Friday, January 17, 2014

What We Did On Our Winter Vacation: Florida, Part Four: Bern's Steakhouse

I realized that I never finished this series of posts, and this is the last one.  The only scheduled activity we had was dinner at Bern's Steak House in Tampa.  Again, I didn't take my camera, so I snitched these from the Internet.  This is a legendary restaurant, said to have formerly been a bordello.  The entrance and most of the dining rooms sure look like it. Berns-dining

On entering, you walk into a red wallpapered foyer with way too many ornaments and a huge gold staircase, which is not used.  On the right hand, one of the dining rooms.  Each dining room is fairly small and decorated differently.  And has a different name: "The Rhine Room," "The Florentine Room," and "The Bronze Room."  The latter is the largest, decorated with bronzes from the owner's collection.  Our room was tiny, and we sat in the corner.

Berns Bronze Room

The menu is extraordinary.  Of course the big attraction is every cut and variety of steak you can imagine.  Much of the menu is a guide to steak.  Even so, we needed a waitperson (in suit and tie; the busboys dress in short white jackets) to help guide us to what we wanted.  We intended to order a Delmonico steak after reading a few reviews, but after carefully explaining to the waitperson what we each liked in a steak, she advised us to order a Chateaubriand, 17 ounches (7 for me, 10 for Jeff), on the rare side.  When she brought it to the table, she brought a platter that cooked Jeff's steak some more.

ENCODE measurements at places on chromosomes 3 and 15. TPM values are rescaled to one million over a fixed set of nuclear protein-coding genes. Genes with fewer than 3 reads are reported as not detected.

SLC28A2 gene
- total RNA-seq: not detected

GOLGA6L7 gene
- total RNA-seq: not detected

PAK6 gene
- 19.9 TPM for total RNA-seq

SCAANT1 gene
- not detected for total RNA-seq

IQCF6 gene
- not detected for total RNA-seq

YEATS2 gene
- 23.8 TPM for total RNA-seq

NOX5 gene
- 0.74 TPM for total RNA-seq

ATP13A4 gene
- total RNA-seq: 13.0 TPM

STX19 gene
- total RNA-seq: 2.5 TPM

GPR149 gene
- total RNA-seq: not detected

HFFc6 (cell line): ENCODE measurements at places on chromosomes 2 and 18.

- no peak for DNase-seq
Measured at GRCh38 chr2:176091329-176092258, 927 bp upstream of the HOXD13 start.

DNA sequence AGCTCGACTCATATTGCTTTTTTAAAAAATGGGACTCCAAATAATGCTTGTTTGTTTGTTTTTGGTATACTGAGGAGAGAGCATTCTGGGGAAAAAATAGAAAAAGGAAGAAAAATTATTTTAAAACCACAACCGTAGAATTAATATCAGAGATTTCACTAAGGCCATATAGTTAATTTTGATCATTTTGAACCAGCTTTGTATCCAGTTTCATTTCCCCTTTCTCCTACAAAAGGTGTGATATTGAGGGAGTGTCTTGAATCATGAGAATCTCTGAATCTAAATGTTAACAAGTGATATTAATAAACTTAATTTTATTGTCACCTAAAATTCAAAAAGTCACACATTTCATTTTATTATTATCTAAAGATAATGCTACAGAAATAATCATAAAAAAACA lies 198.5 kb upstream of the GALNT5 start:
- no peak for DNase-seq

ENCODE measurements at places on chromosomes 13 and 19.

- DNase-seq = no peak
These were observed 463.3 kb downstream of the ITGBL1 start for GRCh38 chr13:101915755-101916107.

From previous experience, I knew not to order appetizers, eat from the bread basket, or the French onion soup.  I did all that the first time we went there and couldn't eat more than a few bites of steak.  A $50 steak does NOT taste as good out of a motel room fridge the next day! 

The meal was incredible.  The steak was more than incredible.  Soft, tender, crisp crust...gah...We were surrounded by large raucous groups of businessmen and some couples.  Bern's has a dress code: jackets and ties for men, dressy dress for the women.  Nonetheless, there were a number of people in beach-casual gear. Upstairs they have the Harry Waugh dessert room, in which dozens of small booths are built like wine casks.


The desserts aren't impressive.  My opinion is that the majority are designed for tourists, because they're so overly artsy.  Or enormous (the bread pudding was downright scary).  But we were having such a good time it didn't matter.  One large room lined with booths has a miserable piano player in the center.  Last time it was empty except for us.  This time it was completely empty.  The piano player looked just as miserable.  Every musician we saw in Florida had a "I hate my life" expression.  There were cognacs that cost $1200 a glass.

That's pretty much it for Florida.  We flew back to cold, raw New York and real life.  It was a fantastic vacation in every way.   Fletcher was hysterically glad to see us.  The cats, as usual, lifted their heads and looked at us as if to say, "Oh, you're back?  Do you want us to show you where the catsitter left the can opener?"

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